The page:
An elected official in Tuscaloosa is proposing a broad reduction of the operating hours of the city's bars in an alleged effort to shore up safety in the area.

The city council has already adopted a moratorium that, unless something changes, will mean no new bars can open in Tuscaloosa through the end of 2023.

Right now, establishments in Tuscaloosa must stop selling alcohol at 1:45 a.m. most days and close at 2. They're allowed an extra hour Friday nights into Saturday mornings and can sell alcohol from noon to 9:30 p.m. on Sunday.

On Tuesday, councilman John Faile proposed that alcohol-selling establishments should be made to close about two hours earlier on most days.

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"We're here today to discuss what I think is one of the most important issues we're facing in Tuscaloosa," Faile said. "The issue of public safety affects each person that lives or visits our city. We've seen reports of what law enforcement is facing around our city, particularly around the University area and the downtown entertainment district."

"While I appreciate the many responsible owners of alcohol establishments on the Strip and downtown, the problem continues to grow," he continued. "To change the culture of these areas in our town we must do something significant to change this problem. With so many resources assigned to the Strip area, the rest of Tuscaloosa is not getting their share of police resources. I am advocating closing establishments that are selling alcohol, whether bars, gastropubs or restaurants at midnight Monday through Thursday, at 1 a.m. Friday and Saturday and possibly an hour later on Gameday weekends."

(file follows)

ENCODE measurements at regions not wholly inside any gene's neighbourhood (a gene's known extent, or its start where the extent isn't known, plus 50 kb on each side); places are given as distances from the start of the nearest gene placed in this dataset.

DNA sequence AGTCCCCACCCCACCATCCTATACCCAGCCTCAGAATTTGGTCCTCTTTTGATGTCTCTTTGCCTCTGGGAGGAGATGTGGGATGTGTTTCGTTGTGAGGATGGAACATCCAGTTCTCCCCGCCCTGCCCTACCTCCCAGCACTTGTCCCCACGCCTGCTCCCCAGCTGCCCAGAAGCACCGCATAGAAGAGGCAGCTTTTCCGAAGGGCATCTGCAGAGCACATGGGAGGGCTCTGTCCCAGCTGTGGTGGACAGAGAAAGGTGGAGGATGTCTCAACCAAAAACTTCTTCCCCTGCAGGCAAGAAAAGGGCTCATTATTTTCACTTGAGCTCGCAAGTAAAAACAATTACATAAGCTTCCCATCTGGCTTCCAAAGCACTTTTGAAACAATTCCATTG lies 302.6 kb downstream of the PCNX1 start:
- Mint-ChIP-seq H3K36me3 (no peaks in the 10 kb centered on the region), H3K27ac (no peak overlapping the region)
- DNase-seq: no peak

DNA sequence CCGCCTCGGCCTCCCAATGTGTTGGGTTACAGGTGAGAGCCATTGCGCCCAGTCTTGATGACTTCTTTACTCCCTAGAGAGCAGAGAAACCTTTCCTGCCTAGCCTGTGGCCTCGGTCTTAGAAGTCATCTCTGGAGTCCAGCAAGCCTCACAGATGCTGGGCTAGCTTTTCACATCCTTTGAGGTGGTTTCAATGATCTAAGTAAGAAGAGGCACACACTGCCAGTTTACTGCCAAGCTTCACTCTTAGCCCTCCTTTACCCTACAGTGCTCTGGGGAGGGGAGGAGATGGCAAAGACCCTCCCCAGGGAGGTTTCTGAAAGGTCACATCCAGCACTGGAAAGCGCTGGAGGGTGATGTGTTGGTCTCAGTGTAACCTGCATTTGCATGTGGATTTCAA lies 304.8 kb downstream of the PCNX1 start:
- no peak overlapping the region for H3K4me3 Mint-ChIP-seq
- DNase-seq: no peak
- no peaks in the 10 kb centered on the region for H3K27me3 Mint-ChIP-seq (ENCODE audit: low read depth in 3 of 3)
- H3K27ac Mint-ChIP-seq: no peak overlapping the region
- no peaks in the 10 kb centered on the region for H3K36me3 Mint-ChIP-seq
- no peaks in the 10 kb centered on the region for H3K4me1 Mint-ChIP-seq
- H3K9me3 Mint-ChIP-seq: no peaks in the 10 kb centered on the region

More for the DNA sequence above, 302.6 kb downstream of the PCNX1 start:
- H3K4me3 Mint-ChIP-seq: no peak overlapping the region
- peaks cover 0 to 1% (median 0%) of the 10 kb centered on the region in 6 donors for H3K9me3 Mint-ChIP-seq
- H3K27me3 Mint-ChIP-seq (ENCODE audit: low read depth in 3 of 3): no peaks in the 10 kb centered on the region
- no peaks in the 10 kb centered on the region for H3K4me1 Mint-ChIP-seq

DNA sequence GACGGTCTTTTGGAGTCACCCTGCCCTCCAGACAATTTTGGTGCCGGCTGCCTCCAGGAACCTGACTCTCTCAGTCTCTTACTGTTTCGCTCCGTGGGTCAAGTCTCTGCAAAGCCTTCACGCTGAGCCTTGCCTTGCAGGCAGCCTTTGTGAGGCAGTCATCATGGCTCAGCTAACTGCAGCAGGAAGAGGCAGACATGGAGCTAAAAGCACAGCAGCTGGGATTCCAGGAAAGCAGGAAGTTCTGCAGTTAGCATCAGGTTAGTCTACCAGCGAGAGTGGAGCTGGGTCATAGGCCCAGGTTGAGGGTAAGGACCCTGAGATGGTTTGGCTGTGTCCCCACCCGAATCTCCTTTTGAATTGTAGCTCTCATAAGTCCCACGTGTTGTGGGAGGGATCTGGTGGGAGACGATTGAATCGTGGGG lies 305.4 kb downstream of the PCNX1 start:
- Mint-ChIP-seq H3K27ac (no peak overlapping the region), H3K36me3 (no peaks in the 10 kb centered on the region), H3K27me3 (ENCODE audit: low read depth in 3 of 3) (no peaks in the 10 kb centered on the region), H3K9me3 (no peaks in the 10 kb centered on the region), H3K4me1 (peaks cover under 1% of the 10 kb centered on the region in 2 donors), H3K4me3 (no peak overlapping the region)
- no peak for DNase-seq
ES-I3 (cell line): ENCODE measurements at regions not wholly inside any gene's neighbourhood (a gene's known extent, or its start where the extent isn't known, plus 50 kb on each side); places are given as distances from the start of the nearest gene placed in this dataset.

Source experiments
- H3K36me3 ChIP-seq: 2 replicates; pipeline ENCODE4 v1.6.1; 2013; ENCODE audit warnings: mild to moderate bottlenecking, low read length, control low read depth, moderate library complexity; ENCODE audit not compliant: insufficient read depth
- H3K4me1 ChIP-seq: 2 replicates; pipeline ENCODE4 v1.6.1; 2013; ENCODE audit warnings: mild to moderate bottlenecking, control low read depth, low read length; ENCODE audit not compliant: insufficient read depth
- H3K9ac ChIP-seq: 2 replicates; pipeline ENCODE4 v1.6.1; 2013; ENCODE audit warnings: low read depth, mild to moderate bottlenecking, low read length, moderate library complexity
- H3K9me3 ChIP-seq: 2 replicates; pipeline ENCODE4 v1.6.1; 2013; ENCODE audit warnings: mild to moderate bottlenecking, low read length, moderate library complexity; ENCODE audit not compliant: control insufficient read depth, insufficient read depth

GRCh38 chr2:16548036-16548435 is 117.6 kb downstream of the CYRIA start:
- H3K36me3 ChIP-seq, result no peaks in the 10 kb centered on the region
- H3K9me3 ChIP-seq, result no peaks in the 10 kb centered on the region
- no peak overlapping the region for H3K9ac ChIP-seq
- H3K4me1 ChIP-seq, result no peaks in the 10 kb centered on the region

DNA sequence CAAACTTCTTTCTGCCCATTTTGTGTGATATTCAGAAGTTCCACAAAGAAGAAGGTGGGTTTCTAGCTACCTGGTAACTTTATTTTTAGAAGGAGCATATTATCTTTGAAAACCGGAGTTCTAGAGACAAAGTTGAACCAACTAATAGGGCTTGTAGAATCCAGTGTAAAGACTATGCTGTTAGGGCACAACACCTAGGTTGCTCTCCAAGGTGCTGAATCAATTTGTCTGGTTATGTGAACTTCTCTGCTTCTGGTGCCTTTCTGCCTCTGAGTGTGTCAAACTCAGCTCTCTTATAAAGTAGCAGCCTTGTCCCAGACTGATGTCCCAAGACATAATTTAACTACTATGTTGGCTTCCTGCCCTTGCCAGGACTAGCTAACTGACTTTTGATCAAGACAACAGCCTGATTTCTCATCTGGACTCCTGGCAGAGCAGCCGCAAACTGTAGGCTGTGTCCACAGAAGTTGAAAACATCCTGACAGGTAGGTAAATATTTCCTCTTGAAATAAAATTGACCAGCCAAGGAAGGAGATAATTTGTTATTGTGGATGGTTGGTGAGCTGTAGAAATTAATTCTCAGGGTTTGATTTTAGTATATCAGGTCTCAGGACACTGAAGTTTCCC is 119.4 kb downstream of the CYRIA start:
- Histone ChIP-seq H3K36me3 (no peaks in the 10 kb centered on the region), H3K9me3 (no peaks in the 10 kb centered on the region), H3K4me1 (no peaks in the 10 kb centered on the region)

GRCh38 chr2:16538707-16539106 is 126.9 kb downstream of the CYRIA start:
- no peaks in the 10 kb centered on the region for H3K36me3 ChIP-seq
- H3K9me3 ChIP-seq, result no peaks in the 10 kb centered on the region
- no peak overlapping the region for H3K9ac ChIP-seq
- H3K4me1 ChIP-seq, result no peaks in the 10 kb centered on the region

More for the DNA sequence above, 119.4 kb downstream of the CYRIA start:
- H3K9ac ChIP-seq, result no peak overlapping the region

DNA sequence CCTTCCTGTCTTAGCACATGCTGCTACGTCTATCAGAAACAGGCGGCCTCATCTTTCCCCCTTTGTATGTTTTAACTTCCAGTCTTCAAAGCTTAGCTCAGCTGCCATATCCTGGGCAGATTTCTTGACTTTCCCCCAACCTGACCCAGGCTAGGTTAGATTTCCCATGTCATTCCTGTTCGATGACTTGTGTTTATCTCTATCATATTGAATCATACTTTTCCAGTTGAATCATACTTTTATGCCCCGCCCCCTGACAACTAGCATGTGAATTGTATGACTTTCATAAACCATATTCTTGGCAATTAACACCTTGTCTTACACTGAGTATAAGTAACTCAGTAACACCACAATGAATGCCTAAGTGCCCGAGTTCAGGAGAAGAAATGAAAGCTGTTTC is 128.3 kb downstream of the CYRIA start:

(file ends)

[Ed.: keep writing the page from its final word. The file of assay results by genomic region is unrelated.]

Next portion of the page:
It is worth noting that Faile's comments about this crisis came hours after Mayor Walt Maddox advocated for giving a $10,000 retention bonus to Tuscaloosa Police Officers with a presentation including a slide that boasts "Crime is down."

(City of Tuscaloosa)
(City of Tuscaloosa)
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"This may seem radical to the bar owners, but we must do something different if we are to make a positive change for our city," Faile said. "I daresay to the vast number of residents in Tuscaloosa, this is reasonable, not radical."

Faile also did not mention that last Tuesday, the council was provided with public comments sent in from 26 residents who sought to weigh in on the matter. The city provided the Thread with those comments after a records request - all 26 were against reducing operating hours.

Innisfree owner Tripp Rogers and Michael Musgrove, a partner in the Rabbit Hole gastropub on the Strip, both spoke at the Tuesday committee meeting to try to dissuade the council from reducing the hours during which alcohol can be sold.

The duo said such action would only create boisterous, late-night house parties in residential neighborhoods, where whippet-huffing revelers will be far less safe than in tightly regulated bars. They said it would also gauge into earnings for the city's dozens of alcohol sellers, cost jobs, close establishments and decrease tax revenue - just as the local hospitality industry recovers from blows dealt by the COVID-19 pandemic.

Faile did not seem moved.

"Just remember, there's 70.3 total square miles in Tuscaloosa and we're talking about our police presence is in about six blocks right now," said Faile, who represents the area around Loop Road. "Folks in my district pay a whole lot of property tax and I think Chief would tell you, there are times when there aren't any police officers out there because they're all down there with y'all."

TPD Chief Brent Blankley also spoke and said the police issue is not necessarily with the hours at which bars are required to close, but that all the bars close at the same time, and streets around the Strip and downtown are flooded with hundreds of patrons leaving at once. He said he didn't have a solution to propose, but said it should focus on alleviating that pressure.

No vote will be held about this matter Tuesday - stay connected to the Tuscaloosa Thread for updates as they become available.

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